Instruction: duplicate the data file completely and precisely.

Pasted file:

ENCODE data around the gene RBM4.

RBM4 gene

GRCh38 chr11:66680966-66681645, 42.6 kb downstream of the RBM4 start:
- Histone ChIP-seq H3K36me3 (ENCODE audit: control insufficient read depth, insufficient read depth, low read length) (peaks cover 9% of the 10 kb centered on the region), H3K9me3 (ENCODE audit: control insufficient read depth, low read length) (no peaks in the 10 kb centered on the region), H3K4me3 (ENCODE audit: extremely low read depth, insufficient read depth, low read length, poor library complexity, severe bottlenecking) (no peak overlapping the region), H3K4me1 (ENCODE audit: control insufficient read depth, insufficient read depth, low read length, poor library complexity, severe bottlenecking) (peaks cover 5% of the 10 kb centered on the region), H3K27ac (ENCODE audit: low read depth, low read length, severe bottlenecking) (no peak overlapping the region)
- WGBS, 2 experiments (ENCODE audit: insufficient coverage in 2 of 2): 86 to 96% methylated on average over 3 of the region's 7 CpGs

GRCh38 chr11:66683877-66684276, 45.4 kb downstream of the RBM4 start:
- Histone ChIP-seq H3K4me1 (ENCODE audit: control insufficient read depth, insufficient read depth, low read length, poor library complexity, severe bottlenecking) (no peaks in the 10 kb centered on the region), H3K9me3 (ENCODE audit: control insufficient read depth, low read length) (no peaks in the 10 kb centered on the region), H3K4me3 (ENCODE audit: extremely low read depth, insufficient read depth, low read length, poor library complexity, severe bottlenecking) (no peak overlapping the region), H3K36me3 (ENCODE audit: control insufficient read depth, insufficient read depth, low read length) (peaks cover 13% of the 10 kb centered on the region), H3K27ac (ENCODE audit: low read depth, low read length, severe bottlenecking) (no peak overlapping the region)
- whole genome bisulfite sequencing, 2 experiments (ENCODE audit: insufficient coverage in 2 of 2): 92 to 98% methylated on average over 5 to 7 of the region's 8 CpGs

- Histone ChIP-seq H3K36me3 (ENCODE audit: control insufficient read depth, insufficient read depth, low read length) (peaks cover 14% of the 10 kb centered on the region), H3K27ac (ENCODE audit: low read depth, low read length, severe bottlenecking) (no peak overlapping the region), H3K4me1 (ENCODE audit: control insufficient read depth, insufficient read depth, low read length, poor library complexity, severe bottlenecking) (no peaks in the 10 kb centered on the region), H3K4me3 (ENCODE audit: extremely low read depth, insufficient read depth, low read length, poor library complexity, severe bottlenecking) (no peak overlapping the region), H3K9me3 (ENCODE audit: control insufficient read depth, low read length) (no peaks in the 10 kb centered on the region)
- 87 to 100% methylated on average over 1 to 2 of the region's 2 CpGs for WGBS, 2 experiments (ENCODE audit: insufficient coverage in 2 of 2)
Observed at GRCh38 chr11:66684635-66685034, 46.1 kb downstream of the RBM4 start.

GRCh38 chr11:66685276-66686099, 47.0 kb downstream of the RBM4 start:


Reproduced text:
ENCODE data around the gene RBM4.

RBM4 gene

GRCh38 chr11:66680966-66681645, 42.6 kb downstream of the RBM4 start:
- Histone ChIP-seq H3K36me3 (ENCODE audit: control insufficient read depth, insufficient read depth, low read length) (peaks cover 9% of the 10 kb centered on the region), H3K9me3 (ENCODE audit: control insufficient read depth, low read length) (no peaks in the 10 kb centered on the region), H3K4me3 (ENCODE audit: extremely low read depth, insufficient read depth, low read length, poor library complexity, severe bottlenecking) (no peak overlapping the region), H3K4me1 (ENCODE audit: control insufficient read depth, insufficient read depth, low read length, poor library complexity, severe bottlenecking) (peaks cover 5% of the 10 kb centered on the region), H3K27ac (ENCODE audit: low read depth, low read length, severe bottlenecking) (no peak overlapping the region)
- WGBS, 2 experiments (ENCODE audit: insufficient coverage in 2 of 2): 86 to 96% methylated on average over 3 of the region's 7 CpGs

GRCh38 chr11:66683877-66684276, 45.4 kb downstream of the RBM4 start:
- Histone ChIP-seq H3K4me1 (ENCODE audit: control insufficient read depth, insufficient read depth, low read length, poor library complexity, severe bottlenecking) (no peaks in the 10 kb centered on the region), H3K9me3 (ENCODE audit: control insufficient read depth, low read length) (no peaks in the 10 kb centered on the region), H3K4me3 (ENCODE audit: extremely low read depth, insufficient read depth, low read length, poor library complexity, severe bottlenecking) (no peak overlapping the region), H3K36me3 (ENCODE audit: control insufficient read depth, insufficient read depth, low read length) (peaks cover 13% of the 10 kb centered on the region), H3K27ac (ENCODE audit: low read depth, low read length, severe bottlenecking) (no peak overlapping the region)
- whole genome bisulfite sequencing, 2 experiments (ENCODE audit: insufficient coverage in 2 of 2): 92 to 98% methylated on average over 5 to 7 of the region's 8 CpGs

- Histone ChIP-seq H3K36me3 (ENCODE audit: control insufficient read depth, insufficient read depth, low read length) (peaks cover 14% of the 10 kb centered on the region), H3K27ac (ENCODE audit: low read depth, low read length, severe bottlenecking) (no peak overlapping the region), H3K4me1 (ENCODE audit: control insufficient read depth, insufficient read depth, low read length, poor library complexity, severe bottlenecking) (no peaks in the 10 kb centered on the region), H3K4me3 (ENCODE audit: extremely low read depth, insufficient read depth, low read length, poor library complexity, severe bottlenecking) (no peak overlapping the region), H3K9me3 (ENCODE audit: control insufficient read depth, low read length) (no peaks in the 10 kb centered on the region)
- 87 to 100% methylated on average over 1 to 2 of the region's 2 CpGs for WGBS, 2 experiments (ENCODE audit: insufficient coverage in 2 of 2)
Observed at GRCh38 chr11:66684635-66685034, 46.1 kb downstream of the RBM4 start.

GRCh38 chr11:66685276-66686099, 47.0 kb downstream of the RBM4 start: